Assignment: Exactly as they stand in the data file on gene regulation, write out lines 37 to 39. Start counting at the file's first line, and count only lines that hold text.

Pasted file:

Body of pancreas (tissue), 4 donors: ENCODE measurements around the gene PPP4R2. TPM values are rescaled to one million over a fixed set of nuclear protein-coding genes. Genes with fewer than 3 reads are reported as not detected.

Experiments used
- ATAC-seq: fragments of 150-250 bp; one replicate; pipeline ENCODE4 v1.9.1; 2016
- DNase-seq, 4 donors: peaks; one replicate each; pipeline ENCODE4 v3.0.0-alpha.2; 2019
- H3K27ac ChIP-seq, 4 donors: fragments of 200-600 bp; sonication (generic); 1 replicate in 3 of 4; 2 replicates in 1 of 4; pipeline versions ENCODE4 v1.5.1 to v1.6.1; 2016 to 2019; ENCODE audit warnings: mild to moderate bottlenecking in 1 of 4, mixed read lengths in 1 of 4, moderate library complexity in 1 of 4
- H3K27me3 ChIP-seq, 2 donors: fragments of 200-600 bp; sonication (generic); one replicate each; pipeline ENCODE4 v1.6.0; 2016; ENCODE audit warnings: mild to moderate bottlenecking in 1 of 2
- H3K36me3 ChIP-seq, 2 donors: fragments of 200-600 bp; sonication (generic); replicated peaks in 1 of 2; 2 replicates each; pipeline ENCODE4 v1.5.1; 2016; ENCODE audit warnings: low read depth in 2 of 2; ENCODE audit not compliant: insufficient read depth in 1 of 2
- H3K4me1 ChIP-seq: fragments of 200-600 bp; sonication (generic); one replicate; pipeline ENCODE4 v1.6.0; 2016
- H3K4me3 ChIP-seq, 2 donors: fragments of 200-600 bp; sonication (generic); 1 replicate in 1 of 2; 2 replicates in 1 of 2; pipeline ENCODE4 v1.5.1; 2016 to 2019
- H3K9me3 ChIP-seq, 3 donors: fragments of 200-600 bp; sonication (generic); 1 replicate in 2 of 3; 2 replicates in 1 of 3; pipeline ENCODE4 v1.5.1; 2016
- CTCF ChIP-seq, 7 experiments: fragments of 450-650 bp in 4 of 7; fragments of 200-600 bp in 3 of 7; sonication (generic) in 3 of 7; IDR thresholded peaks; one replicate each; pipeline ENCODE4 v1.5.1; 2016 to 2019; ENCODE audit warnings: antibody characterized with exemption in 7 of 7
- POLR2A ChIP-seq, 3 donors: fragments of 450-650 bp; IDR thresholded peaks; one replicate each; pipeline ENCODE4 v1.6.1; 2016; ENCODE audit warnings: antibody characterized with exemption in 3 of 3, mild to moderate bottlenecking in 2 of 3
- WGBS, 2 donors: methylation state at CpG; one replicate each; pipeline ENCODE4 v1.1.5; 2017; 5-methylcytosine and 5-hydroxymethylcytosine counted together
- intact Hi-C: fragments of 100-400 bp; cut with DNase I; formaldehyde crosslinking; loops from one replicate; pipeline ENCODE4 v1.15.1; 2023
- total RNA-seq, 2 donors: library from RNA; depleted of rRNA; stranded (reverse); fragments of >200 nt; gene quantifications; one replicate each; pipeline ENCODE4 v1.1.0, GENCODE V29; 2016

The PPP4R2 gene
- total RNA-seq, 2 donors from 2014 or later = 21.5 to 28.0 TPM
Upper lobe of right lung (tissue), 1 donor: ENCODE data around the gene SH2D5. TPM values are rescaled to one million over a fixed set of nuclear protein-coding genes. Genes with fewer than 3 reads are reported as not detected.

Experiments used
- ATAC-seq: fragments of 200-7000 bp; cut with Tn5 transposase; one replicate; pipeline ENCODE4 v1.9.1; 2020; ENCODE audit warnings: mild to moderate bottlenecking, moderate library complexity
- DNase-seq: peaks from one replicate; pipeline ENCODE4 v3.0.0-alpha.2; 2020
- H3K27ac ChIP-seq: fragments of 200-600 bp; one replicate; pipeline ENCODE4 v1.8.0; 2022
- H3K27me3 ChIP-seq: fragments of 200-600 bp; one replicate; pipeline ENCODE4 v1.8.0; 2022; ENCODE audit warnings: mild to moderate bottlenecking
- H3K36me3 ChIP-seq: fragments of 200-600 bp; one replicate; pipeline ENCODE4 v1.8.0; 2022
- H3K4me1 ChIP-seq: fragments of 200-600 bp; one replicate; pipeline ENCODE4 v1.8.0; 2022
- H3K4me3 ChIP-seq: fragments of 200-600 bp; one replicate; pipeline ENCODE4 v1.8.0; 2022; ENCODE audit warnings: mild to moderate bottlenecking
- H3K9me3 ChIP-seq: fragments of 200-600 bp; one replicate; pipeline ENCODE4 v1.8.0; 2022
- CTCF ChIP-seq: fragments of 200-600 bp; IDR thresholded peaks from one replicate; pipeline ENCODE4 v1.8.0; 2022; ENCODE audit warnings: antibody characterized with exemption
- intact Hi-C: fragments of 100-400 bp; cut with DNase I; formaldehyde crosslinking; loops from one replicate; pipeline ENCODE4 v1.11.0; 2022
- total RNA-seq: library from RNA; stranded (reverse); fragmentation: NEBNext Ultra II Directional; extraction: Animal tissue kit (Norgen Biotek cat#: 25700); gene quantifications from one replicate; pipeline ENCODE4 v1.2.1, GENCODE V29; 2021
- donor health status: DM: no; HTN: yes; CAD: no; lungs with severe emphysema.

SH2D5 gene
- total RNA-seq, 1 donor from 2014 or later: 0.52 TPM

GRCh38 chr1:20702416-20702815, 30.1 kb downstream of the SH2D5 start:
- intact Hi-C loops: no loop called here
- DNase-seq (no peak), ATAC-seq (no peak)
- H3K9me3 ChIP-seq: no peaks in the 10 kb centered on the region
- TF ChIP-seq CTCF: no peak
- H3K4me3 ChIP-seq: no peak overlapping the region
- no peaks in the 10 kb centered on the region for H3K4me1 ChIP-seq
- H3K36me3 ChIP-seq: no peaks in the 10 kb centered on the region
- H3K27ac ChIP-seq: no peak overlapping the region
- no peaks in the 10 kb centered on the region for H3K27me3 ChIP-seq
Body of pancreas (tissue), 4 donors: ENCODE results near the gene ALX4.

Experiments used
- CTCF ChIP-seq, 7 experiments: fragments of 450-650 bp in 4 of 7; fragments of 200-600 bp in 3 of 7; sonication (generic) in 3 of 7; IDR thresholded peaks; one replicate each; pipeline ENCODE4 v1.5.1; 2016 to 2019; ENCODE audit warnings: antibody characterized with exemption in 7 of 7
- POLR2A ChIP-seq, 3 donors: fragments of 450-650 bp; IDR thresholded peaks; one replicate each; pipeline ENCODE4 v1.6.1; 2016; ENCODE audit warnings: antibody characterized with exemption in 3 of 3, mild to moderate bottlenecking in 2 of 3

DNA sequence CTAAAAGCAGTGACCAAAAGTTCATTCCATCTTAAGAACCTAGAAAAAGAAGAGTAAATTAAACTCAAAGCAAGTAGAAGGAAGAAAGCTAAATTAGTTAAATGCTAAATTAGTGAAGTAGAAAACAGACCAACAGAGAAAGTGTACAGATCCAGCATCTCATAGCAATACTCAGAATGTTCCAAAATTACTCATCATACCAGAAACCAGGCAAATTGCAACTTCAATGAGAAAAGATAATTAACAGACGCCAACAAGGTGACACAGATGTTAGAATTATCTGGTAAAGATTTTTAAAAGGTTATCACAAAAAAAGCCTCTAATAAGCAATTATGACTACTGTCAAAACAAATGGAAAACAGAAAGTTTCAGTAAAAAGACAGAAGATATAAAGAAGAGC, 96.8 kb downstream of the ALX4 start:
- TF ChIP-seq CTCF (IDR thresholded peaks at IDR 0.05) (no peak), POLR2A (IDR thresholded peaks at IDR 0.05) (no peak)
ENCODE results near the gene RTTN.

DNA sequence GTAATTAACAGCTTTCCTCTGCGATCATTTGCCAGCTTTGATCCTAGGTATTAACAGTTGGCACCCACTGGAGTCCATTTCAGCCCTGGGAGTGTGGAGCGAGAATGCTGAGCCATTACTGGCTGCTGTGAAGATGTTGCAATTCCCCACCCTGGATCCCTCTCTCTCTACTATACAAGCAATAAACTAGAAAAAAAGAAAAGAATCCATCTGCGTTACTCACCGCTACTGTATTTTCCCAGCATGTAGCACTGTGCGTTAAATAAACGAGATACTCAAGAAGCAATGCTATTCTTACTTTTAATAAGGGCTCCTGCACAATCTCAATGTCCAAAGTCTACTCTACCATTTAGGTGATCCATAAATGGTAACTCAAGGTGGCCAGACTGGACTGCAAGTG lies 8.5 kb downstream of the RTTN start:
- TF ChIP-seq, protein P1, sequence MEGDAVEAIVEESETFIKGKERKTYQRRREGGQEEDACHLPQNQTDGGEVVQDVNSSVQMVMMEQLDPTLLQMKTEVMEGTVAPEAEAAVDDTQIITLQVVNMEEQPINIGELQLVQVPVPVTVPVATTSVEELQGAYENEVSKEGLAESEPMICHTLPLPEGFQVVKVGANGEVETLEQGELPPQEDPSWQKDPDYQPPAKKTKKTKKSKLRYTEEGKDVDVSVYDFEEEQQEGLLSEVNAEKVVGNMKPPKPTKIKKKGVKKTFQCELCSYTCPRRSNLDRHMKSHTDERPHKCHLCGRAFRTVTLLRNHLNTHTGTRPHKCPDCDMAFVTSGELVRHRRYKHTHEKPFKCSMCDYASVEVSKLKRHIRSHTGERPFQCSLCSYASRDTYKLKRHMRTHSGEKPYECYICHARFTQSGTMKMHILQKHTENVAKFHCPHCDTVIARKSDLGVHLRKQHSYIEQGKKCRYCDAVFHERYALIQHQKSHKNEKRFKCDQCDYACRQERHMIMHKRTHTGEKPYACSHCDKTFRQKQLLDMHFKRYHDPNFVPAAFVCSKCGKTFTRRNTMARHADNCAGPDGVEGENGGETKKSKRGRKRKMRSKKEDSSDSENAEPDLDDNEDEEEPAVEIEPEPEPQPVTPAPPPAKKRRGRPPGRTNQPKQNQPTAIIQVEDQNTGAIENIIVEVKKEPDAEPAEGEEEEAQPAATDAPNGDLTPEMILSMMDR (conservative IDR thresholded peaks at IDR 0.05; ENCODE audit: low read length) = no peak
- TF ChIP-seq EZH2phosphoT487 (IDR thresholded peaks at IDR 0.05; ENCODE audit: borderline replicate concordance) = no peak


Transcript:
- H3K9me3 ChIP-seq: no peaks in the 10 kb centered on the region
- TF ChIP-seq CTCF: no peak
- H3K4me3 ChIP-seq: no peak overlapping the region